The author states that the problem with POSIX is that it codifies errors. That is probably true, but I believe the author has not accurately relaying what POSIX has codified either. In particular, the case of making hard links to directories is exaggerated. I don't have access to the 1988 document at the moment, but the current version treats the issue as follows:
...If path1 names a directory, link() shall fail unless the process has appropriate privileges and the implementation supports using link() on directories...
So what does that mean? It says that IF the process is sufficiently privileged (traditionally running as root) AND the implementation elects to do so THEN it is not an error for a link to actually be created for a directory. Any program that actually wants to work properly on all POSIX system can NEVER require such an operation to work even if running as root. That's a pretty lukewarm endorsement of the functionality.
You might ask why it's even in there at all. The original UNIX systems (all version) had no atomic mkdir() system call. You used mknod() to make a TOTALLY empty directory and then used link() to create the standard . and .. entries in the newly created directory. The mkdir program was setuid root and if you wanted to create a directory from within a program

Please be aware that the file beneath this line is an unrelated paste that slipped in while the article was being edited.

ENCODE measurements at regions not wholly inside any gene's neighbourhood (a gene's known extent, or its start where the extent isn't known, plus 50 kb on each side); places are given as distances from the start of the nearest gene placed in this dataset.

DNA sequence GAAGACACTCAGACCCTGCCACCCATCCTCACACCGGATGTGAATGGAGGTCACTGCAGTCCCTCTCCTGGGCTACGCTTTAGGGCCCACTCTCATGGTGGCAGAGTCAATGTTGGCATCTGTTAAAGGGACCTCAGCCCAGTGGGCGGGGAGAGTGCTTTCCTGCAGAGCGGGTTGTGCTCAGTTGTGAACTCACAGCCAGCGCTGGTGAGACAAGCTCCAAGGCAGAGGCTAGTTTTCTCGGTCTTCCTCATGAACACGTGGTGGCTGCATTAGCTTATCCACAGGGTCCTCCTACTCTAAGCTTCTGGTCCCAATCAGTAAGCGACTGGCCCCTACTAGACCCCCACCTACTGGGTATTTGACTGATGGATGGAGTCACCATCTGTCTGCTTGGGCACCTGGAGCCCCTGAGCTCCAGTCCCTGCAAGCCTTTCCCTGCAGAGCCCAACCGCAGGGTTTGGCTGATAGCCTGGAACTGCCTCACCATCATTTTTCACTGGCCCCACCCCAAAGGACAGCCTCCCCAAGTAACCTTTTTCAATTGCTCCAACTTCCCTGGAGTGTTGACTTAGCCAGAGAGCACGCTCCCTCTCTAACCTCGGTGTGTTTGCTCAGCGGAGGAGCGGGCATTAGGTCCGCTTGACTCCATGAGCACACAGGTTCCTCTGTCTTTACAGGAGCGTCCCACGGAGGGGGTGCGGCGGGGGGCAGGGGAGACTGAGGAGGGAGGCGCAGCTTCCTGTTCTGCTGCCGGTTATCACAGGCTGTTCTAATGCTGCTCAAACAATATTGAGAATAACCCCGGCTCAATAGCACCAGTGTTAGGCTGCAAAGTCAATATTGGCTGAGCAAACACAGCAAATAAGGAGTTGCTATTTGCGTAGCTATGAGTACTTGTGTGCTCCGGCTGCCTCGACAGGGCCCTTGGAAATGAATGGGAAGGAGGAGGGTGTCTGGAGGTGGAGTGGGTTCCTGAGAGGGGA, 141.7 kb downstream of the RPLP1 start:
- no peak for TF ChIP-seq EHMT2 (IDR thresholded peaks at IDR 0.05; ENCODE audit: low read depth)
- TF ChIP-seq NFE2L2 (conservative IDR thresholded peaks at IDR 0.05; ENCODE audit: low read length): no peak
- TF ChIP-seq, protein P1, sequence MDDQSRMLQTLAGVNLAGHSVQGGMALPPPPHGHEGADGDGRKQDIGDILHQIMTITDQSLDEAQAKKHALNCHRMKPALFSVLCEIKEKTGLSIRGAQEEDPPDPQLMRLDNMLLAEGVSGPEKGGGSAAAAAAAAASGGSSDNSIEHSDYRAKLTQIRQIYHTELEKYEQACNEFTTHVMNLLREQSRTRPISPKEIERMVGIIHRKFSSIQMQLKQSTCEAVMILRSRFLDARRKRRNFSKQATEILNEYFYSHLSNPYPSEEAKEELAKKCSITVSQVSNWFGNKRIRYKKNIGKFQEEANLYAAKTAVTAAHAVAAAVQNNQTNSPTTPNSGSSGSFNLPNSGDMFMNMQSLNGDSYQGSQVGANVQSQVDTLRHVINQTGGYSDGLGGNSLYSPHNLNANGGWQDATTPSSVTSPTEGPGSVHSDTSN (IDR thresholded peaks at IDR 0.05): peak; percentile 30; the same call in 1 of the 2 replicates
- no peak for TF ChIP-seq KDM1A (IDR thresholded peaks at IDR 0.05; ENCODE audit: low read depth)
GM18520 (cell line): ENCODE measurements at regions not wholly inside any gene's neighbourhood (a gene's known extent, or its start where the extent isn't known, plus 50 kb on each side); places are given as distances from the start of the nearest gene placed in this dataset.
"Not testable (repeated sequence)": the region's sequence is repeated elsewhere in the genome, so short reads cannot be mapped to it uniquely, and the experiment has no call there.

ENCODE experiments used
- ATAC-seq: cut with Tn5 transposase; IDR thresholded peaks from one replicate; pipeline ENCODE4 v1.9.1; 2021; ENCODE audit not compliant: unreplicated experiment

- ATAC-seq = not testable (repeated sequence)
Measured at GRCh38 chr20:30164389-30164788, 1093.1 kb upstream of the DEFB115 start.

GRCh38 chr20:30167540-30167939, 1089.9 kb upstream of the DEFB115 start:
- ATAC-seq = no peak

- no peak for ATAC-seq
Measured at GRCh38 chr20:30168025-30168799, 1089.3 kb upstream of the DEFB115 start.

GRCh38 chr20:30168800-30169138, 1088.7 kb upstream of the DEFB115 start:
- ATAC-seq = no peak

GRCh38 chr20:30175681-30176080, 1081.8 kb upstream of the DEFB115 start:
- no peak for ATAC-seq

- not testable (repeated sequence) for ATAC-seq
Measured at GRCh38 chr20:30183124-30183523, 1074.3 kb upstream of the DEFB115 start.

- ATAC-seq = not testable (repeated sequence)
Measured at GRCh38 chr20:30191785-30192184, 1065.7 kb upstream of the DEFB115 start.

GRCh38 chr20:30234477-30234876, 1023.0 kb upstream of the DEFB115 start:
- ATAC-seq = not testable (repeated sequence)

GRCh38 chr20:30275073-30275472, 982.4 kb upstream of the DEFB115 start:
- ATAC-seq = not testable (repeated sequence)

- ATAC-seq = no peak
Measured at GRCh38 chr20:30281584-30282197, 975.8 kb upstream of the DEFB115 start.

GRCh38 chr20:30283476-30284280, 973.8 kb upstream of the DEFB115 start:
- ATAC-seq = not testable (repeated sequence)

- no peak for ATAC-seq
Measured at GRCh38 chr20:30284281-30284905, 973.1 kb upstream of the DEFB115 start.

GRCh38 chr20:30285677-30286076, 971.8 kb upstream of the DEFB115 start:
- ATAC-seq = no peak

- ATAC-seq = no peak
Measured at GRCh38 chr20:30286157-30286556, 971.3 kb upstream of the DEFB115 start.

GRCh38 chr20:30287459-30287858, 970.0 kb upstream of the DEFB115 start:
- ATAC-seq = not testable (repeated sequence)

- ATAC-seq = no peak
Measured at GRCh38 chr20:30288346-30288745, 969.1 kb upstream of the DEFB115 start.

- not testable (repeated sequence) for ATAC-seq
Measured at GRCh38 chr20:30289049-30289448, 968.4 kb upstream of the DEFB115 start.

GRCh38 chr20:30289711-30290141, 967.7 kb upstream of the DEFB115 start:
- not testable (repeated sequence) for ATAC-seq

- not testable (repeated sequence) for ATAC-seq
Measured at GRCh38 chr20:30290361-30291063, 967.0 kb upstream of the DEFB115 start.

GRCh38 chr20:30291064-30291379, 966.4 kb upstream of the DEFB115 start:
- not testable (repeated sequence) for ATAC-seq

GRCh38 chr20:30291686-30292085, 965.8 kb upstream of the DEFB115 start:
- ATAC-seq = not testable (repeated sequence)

you had to do a fork() and exec() the program. Specifying link() in this way allowed UNIX versions which had traditionally made directories this way to get POSIX certification while in no way encouraging implementations of this type. Frankly, I think that was a good decision. Leniency for historical practice, but encouraging more reasonable implementations in the future. Users don't run their own programs as root so there was never any danger of people making directory loops to screw up your system.